First ride: Quadro4 review

The first leaning step-thru quad. Or shall we just agree to call it a four-wheeled scooter?

IT’S a quad,’ one or two people commented in response to our recent news story on what the makers call the first four-wheeled scooter.  

I suppose it is a sort of quad. It’s called the Quadro4, so there’s a clue in the name.

But in that case it’s a leaning step-thru quad. That conjures a confusing mental image so we’re sticking with the manufacturer’s description.

I’ve just ridden the first four-wheeled scooter (or leaning step-thru quad if you insist).  

Its closest relative is probably the three-wheeled scooter with one wheel at the back, like Piaggio’s MP3 or Yamaha’s Tricity. Like those, the Quadro4 has a tilting suspension system allowing the wheels to lean in line with the chassis while maintaining contact with the road. The difference is the Quadro4 has it at both ends.

And with the loss of a single central rear wheel  some facet of the physics keeping it upright seem also to have altered.

I won’t pretend I understand why bicycles and motorcycles don’t fall over. A century of research has barely arrived at a consensus. I do know that the forces at work on the Quadro4 feel slightly different. Where three-wheeled scooters more or less mimic the sensation of riding a two-wheeler, the Quadro4 feels more foreign.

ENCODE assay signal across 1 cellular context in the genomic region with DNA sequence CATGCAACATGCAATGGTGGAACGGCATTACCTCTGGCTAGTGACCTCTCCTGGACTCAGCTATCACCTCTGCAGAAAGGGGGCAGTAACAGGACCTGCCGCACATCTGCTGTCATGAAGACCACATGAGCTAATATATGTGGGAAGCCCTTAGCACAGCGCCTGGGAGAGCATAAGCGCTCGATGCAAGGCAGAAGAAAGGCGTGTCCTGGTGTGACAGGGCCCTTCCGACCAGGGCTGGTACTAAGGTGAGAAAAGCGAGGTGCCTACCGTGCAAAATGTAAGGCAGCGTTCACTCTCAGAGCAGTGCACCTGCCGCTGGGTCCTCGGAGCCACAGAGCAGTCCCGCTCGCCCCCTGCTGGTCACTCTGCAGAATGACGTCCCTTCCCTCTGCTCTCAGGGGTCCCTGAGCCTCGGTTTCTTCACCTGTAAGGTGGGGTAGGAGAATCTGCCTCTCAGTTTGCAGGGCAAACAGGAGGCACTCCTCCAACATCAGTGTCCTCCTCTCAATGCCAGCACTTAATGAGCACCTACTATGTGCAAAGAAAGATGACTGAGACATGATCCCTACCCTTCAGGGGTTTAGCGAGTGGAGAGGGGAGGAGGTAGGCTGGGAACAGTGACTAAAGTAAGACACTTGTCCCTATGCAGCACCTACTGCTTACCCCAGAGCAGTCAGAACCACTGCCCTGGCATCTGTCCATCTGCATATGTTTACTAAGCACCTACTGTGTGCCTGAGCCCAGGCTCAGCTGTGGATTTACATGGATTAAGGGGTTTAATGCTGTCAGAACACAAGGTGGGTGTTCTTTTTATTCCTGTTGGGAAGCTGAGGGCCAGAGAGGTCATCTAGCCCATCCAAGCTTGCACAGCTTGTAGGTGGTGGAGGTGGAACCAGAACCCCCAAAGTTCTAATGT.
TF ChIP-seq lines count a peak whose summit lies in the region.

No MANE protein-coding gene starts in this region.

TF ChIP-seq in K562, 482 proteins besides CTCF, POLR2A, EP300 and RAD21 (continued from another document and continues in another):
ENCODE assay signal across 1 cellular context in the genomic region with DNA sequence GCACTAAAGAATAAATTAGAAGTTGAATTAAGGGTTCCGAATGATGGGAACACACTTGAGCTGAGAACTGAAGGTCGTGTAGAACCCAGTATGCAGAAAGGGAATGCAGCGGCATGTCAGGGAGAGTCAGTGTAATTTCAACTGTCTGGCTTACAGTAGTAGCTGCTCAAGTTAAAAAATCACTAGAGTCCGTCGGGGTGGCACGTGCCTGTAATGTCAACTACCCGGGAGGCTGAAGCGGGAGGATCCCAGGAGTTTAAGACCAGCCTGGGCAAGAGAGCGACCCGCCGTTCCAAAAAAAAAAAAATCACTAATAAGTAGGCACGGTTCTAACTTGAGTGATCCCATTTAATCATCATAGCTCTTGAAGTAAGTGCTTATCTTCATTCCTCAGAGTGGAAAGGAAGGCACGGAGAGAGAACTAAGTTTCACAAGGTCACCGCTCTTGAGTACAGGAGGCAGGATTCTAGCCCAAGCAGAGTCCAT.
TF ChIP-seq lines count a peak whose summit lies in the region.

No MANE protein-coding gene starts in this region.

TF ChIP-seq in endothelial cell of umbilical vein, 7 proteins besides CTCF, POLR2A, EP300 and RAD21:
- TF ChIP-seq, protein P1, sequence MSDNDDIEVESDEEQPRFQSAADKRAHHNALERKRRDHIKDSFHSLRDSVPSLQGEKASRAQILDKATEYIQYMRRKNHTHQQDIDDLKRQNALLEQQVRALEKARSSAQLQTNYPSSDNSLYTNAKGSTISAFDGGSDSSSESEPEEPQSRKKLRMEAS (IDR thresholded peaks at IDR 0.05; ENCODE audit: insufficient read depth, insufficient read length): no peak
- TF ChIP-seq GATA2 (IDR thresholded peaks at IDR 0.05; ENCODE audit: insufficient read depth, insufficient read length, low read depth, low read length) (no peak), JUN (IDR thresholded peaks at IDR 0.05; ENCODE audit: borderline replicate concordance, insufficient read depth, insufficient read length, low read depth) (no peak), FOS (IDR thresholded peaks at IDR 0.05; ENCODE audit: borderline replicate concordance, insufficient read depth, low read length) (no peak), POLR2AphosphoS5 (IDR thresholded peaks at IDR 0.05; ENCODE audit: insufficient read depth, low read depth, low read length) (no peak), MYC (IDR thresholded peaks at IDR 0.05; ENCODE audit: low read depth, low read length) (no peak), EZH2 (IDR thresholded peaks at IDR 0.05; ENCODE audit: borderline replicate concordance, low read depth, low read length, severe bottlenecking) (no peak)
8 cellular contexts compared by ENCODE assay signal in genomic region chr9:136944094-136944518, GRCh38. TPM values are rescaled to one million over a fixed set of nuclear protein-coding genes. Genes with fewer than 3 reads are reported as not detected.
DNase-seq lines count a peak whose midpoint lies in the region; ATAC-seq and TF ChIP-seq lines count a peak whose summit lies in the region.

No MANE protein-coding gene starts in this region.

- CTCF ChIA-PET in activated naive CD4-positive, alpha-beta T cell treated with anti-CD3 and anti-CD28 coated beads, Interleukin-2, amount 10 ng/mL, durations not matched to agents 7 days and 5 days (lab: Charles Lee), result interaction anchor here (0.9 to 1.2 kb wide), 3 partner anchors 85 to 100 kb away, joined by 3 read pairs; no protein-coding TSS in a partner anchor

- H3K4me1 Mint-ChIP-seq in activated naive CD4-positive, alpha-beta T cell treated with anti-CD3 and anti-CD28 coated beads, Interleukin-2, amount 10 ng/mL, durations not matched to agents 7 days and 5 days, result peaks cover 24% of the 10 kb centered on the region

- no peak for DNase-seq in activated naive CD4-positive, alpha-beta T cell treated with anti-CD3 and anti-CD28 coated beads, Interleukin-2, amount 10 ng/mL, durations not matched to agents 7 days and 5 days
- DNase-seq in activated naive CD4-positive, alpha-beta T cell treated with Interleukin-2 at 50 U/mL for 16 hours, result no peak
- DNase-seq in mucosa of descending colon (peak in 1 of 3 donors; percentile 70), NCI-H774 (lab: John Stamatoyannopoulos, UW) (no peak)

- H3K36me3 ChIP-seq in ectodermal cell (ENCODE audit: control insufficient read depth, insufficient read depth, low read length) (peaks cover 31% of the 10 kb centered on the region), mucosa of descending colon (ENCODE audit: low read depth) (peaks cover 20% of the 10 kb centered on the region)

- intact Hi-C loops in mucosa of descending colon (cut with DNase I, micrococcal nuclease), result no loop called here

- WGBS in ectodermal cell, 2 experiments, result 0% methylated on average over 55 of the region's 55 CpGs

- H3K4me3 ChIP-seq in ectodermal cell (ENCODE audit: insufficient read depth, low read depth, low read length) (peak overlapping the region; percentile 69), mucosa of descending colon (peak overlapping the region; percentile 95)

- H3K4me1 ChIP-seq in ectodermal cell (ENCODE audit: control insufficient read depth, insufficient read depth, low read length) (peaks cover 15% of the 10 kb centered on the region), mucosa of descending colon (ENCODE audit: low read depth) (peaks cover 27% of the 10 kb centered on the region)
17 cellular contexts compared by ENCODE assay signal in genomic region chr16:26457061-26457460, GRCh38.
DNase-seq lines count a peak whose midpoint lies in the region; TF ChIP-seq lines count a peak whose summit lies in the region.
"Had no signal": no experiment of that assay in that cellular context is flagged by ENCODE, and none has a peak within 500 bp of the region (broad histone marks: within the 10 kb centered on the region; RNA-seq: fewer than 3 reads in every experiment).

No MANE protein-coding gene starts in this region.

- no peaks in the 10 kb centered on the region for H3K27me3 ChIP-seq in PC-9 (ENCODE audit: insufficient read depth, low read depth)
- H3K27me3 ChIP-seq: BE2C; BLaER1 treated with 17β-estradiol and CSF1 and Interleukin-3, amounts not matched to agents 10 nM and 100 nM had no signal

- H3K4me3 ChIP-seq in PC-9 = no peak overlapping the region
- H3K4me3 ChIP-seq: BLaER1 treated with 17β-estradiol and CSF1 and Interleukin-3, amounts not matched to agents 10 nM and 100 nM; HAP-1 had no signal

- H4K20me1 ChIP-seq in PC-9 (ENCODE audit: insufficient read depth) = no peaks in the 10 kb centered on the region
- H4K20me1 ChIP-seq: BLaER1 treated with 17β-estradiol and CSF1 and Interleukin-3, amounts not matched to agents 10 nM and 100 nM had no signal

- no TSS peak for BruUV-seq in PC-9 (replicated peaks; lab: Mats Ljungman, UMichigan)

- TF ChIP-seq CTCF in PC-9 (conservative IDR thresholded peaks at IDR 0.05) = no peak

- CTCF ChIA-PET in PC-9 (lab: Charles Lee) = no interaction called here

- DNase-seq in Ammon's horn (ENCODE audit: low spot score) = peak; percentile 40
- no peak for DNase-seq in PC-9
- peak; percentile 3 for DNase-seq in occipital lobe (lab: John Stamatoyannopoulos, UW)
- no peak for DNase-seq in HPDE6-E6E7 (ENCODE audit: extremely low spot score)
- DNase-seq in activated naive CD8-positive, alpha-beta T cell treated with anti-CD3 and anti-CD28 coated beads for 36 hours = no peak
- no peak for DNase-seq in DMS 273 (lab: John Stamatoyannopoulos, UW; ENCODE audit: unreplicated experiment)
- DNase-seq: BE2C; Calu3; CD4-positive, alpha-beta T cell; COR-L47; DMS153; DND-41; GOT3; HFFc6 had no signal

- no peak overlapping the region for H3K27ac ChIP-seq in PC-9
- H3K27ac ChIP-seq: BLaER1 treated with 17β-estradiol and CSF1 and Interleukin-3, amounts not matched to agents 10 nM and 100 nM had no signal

Like the three-wheelers, and any motorcycle or bicycle, you tip it over by counter-steering. But on the Quadro4 the connection between the handlebars and lean angle feels less direct.

The tilting suspension system offers hydraulic resistance to leaning it over. That can make the Quadro4 feel like it may run wide in corners, at least until you’ve got used to it. It will go over but more input than usual is required through the bars to make it. Up to 45° of lean is achievable according to Swiss manufacturer Quadro. With four contact patches, one thing that’s never in doubt is grip.

I had a relatively short test ride on the four-wheeler. The new UK importer brought one to our office in Hammersmith and waited for two hours while I rode it up and down the M4 and then around the North Circular to the Ace Café, where someone asked if it was car. It felt more manoeuvrable by the time I handed it back, with the benefit of some time to adjust to it.